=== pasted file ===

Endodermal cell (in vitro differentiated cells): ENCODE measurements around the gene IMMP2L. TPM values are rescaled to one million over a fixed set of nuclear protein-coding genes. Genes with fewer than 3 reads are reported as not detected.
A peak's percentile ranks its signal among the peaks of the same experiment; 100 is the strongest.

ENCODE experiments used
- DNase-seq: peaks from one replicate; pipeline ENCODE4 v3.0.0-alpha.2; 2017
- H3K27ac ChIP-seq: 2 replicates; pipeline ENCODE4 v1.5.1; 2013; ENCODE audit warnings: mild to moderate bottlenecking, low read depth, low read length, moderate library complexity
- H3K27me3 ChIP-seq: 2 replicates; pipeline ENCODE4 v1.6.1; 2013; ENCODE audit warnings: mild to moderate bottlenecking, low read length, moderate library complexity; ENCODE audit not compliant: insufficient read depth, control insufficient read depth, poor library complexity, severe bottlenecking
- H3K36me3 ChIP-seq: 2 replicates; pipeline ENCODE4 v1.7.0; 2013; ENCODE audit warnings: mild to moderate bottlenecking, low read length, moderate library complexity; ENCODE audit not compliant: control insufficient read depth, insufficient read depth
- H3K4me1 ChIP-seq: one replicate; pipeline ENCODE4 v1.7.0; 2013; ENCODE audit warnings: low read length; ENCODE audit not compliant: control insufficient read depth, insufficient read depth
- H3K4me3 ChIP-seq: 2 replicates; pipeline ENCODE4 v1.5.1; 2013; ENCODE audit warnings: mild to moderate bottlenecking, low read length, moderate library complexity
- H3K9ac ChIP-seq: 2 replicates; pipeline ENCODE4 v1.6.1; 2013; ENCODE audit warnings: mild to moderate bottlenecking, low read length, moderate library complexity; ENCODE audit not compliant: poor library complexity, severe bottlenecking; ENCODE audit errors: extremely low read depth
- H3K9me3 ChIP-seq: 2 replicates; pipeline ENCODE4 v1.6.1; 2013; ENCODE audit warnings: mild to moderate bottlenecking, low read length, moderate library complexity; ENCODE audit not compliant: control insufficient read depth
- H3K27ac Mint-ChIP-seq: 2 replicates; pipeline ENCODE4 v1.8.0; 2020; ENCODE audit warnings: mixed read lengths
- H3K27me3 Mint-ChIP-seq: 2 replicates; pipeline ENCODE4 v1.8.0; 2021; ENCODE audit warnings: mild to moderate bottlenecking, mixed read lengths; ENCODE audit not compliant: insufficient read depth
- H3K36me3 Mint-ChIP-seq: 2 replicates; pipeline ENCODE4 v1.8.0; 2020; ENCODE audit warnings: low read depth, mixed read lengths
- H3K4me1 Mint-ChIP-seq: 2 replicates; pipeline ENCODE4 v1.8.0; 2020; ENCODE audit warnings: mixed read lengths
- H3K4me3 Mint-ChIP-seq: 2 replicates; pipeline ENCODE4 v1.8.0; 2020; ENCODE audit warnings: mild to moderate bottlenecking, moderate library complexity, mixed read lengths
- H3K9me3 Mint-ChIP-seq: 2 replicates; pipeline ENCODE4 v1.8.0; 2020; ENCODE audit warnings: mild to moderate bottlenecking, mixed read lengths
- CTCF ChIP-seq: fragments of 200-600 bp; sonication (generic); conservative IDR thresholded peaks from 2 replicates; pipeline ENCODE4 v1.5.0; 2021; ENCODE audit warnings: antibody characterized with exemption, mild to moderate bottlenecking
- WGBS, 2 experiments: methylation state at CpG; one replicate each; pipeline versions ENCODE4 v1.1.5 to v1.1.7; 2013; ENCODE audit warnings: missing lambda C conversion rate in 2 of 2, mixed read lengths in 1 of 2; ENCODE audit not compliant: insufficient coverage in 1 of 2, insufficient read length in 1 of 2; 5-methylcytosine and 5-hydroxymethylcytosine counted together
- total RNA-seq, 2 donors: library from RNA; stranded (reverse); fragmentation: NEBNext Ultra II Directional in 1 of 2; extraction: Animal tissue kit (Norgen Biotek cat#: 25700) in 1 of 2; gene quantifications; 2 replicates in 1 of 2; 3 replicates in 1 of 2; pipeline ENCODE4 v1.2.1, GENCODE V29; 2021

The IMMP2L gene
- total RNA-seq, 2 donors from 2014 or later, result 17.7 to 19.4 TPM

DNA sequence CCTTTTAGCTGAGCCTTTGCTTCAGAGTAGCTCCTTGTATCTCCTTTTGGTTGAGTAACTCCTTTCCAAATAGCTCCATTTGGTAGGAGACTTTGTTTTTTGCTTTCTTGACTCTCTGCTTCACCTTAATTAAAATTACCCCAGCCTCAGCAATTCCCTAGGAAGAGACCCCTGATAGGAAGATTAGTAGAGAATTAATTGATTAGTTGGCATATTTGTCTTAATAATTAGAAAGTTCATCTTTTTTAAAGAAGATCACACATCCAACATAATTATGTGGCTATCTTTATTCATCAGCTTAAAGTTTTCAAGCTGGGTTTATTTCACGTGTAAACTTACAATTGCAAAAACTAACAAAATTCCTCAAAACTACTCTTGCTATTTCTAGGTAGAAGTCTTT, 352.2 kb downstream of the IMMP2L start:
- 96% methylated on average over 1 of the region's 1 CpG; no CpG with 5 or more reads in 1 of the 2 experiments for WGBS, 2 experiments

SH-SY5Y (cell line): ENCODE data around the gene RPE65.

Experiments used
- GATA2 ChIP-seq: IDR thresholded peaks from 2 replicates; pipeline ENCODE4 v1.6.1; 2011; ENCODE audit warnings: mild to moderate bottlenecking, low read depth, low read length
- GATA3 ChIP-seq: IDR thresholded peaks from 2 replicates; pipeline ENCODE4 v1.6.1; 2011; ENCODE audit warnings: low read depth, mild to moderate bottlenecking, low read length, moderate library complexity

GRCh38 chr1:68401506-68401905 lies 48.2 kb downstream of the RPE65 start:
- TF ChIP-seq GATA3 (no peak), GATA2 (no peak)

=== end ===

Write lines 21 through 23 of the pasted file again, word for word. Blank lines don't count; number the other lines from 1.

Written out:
The IMMP2L gene
- total RNA-seq, 2 donors from 2014 or later, result 17.7 to 19.4 TPM

DNA sequence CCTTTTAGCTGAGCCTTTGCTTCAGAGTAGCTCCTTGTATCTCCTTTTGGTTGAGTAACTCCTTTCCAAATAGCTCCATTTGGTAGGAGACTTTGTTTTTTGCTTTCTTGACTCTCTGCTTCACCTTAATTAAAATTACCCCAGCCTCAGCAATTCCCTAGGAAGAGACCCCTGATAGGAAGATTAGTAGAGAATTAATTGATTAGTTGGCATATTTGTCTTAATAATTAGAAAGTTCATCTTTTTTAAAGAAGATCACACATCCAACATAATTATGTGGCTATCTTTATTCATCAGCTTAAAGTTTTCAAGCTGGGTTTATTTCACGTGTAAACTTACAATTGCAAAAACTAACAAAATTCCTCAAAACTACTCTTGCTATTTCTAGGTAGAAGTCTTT, 352.2 kb downstream of the IMMP2L start: